Drawings of microscopic images of 1883 Krakatoa pumice and ash samples . The pumice samples are mainly made of glass (very pale colour) with gas bubbles. The top 4 images are each about 1 cm across, and show the texture of lumps of pumice. The bottom two images are each about 1 mm across, and show the ‘ash’ that fell over a thousand miles away from Krakatoa on the ship Arabella (left), and the ‘ash’ formed by grinding up a sample of pumice. From Symons (1888).

The most celebrated impact of the Krakatoa eruption in terms of science was the recognition that the many optical effects that followed the eruption, including both spectacular sunsets (an example from London, in November 1883, below) and the discovery of ‘Bishops’ Rings‘, must be  the consequences of the global spread of volcanic pollutants, high in the atmosphere. We now know that the major constituents of this haze were tiny droplets of sulphate, forming a thin aerosol layer in the stratosphere which scattered and absorbed incoming solar radiation.

Sunset at Chelsea, 4.40 pm,  November 26th, 1883. From Symonds (1888).

Sunset at Chelsea, 4.40 pm, November 26th, 1883. From Symons (1888).

Although the Krakatoa eruption was one of the largest eruptions of the past 200 years, it is not exceptional in comparison to other eruptions from the geological record. In terms of eruption ‘size’ it rates as a ‘6’ on the Volcanic Explosivity Index, having erupted an estimated 12 cubic kilometres of magma. Eruptions of this sort of size occur once every 100 – 200 years around the globe; while the largest known explosive volcanic eruptions erupt many thousands of cubic kilometres of magma over a very short period of time. Krakatoa remains the best documented example of a ‘caldera-forming’ eruption, during which an entire volcanic edifice collapses. In this case, the eruption and the formation of the caldera had catastrophic consequences for tens of thousands of people along the shores of Java and Sumatra, as a series of major tsunamis triggered by these events swept ashore.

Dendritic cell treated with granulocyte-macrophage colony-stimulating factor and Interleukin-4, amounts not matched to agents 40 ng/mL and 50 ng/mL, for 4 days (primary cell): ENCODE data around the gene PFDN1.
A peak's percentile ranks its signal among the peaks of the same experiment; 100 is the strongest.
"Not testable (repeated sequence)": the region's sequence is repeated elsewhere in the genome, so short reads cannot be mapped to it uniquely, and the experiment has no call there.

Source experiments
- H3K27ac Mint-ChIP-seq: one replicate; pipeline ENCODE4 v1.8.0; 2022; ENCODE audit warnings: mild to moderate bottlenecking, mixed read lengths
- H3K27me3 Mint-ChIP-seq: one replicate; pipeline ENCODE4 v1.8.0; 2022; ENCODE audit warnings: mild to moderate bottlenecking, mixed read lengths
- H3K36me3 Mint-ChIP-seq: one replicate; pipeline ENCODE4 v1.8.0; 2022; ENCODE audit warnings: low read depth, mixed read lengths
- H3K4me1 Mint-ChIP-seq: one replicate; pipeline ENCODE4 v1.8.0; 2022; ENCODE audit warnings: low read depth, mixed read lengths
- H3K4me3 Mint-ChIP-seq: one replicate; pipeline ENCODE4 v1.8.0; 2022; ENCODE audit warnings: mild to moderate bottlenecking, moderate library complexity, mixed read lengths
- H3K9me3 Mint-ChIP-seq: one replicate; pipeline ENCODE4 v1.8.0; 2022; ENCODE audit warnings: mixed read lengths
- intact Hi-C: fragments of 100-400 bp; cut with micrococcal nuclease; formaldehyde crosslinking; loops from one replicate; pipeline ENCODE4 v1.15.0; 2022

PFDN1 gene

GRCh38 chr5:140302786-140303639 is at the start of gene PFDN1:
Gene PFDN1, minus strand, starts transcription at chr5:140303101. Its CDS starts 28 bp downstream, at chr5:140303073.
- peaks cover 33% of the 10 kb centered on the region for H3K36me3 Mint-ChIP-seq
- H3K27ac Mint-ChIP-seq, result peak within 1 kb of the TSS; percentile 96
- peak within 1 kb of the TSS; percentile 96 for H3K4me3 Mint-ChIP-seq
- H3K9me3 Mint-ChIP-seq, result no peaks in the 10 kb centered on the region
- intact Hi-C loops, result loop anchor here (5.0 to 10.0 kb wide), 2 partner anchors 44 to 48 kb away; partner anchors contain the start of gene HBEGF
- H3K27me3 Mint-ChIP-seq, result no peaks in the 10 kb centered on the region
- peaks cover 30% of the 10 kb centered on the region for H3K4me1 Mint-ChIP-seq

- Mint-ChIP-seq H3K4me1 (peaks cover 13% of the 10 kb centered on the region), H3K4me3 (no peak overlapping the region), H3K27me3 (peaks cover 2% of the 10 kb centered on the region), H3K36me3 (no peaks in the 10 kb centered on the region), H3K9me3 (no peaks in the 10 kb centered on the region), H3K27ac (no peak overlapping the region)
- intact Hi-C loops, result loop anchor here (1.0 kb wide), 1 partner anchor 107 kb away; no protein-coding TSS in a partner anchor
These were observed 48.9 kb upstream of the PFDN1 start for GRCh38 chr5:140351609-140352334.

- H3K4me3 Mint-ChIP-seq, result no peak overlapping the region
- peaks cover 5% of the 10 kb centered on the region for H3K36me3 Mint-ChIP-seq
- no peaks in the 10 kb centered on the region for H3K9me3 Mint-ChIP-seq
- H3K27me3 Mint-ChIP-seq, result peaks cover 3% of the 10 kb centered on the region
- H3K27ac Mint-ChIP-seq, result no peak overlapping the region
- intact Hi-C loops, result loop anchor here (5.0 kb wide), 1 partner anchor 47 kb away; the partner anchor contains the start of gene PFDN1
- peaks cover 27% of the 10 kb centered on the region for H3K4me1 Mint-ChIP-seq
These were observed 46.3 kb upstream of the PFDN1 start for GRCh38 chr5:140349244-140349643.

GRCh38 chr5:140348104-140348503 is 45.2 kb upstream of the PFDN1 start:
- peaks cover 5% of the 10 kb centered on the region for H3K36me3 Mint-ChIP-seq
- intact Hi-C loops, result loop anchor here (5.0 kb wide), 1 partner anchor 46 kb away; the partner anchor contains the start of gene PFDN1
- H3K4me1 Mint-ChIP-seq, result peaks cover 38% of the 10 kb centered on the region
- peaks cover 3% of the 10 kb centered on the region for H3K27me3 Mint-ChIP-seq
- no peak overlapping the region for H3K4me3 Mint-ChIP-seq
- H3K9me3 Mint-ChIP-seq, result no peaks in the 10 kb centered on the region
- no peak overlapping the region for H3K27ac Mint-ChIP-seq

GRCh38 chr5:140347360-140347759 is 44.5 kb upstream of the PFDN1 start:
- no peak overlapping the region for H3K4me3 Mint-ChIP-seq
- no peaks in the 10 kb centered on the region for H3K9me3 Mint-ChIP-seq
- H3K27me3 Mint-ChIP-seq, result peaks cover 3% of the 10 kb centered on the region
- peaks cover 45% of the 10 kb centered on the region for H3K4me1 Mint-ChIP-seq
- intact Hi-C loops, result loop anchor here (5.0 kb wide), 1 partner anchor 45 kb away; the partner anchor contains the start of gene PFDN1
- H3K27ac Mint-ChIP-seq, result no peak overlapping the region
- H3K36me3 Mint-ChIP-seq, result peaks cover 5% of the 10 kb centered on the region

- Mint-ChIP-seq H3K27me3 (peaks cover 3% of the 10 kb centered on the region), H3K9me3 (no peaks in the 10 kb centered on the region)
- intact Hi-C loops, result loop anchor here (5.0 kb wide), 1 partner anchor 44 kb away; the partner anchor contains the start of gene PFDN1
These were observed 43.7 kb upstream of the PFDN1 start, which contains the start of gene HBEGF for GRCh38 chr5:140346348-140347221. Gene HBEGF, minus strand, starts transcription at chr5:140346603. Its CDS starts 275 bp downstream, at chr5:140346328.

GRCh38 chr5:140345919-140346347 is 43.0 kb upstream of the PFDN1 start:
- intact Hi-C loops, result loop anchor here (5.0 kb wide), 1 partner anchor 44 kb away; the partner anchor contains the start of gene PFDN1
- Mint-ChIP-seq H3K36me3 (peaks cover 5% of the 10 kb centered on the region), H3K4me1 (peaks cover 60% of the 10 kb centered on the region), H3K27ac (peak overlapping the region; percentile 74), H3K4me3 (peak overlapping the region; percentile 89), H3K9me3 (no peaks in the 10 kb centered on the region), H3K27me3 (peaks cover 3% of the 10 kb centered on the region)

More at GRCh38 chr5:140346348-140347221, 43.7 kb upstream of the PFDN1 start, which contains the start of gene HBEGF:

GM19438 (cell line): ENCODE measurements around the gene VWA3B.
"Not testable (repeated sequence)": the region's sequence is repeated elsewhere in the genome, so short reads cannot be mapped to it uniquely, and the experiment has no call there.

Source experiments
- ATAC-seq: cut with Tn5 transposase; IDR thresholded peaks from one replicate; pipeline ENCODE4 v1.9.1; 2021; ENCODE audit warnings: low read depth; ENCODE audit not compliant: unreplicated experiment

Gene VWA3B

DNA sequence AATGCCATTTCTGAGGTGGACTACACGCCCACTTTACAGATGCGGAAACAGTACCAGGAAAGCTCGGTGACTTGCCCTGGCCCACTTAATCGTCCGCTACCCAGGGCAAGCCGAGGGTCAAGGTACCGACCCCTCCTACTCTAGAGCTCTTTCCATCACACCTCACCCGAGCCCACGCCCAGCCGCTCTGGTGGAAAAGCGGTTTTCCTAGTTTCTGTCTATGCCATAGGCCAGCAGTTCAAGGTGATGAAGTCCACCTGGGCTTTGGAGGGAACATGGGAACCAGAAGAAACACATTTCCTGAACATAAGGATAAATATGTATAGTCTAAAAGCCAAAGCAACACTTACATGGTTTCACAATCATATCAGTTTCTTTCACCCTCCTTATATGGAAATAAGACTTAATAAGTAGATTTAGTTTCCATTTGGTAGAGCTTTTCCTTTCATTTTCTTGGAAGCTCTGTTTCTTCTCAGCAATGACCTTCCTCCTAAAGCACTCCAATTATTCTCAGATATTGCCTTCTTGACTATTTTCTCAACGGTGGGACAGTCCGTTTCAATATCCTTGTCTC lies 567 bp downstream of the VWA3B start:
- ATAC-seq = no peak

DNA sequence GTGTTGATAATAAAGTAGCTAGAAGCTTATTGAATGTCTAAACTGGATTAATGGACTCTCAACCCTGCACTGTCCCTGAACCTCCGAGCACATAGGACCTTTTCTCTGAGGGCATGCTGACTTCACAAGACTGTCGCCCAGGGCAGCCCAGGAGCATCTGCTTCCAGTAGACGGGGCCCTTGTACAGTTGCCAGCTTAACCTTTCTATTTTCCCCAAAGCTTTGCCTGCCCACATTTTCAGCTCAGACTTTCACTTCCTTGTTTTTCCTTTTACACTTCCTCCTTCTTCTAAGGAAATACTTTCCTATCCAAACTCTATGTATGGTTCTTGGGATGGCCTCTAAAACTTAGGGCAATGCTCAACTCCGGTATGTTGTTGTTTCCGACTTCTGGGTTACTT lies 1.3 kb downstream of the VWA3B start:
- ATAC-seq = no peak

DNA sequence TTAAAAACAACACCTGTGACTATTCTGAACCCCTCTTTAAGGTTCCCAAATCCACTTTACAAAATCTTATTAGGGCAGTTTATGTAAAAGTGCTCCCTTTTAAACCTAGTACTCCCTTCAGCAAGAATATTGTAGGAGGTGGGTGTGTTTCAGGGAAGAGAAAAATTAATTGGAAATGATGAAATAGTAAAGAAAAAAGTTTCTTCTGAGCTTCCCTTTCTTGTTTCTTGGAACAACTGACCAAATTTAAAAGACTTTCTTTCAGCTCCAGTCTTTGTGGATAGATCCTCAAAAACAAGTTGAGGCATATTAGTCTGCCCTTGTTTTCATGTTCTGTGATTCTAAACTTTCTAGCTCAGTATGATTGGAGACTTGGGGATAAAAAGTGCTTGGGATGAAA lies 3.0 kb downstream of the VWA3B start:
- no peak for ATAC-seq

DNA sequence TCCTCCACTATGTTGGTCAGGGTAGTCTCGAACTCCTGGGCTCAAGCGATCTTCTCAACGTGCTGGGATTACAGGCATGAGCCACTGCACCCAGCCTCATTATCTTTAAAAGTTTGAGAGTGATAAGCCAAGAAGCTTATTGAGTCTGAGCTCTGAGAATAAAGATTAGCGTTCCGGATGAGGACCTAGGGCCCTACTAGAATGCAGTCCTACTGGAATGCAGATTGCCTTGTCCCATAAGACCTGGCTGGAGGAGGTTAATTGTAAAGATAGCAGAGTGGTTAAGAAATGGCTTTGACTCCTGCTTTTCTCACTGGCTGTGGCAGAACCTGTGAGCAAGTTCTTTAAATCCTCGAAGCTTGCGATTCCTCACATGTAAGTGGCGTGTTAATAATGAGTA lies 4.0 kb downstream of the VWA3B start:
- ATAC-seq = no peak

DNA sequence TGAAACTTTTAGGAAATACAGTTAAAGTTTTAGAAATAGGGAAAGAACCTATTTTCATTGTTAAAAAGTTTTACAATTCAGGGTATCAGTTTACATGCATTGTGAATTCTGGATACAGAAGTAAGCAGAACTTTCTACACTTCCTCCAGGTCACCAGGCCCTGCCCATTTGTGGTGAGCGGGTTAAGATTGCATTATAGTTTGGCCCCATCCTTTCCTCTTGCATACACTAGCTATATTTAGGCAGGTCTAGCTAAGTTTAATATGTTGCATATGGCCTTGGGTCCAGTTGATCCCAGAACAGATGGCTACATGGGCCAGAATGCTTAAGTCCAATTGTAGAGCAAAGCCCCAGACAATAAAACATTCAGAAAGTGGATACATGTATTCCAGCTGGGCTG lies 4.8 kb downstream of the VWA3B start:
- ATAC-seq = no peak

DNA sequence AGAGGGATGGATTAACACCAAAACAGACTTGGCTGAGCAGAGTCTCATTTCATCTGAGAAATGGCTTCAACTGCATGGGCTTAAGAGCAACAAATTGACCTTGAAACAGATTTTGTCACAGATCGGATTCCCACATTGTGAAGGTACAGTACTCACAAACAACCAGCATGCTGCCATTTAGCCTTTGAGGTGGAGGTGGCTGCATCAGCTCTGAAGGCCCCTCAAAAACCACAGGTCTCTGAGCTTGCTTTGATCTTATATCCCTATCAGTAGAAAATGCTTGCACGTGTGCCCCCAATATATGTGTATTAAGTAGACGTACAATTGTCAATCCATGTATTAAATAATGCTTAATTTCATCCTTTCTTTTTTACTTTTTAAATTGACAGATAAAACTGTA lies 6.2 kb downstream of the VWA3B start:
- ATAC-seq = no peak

Reference

G.J. Symons (Editor, 1888), The eruption of Krakatoa and subsequent phenomena.  Report of the Krakatoa Committee of the Royal Society.  London : Trübner & Co.

Links to some other posts on Krakatoa

David Bressan’s excellent post for the Scientific American Blog

Bill McGuire’s post on Krakatoa for the OUP Blog

Jeremy Plester’s Weatherwatch piece for The Guardian

Cynthia Wood’s post for Damn Interesting

A page on the Krakatoa eruption from the United States Geological Survey

David Pyle is a volcanologist, and Professor of Earth Sciences at the University of Oxford. His first encounter with volcanoes was at the age of 7, when he visited Villarrica, Chile, shortly after an eruption. David studied geological sciences at the University of Cambridge, and later completed a PhD on the 'older' eruptions of Santorini, Greece. After a short post-doc at the California Institute of Technology, David returned to a lectureship in Cambridge. In 2006, he moved to his current post in Oxford. David tweets at @davidmpyle

5 Comments

  1. The eruption of volcano is causing major destruction in Indonesia. And this event is known around the world.

    Reply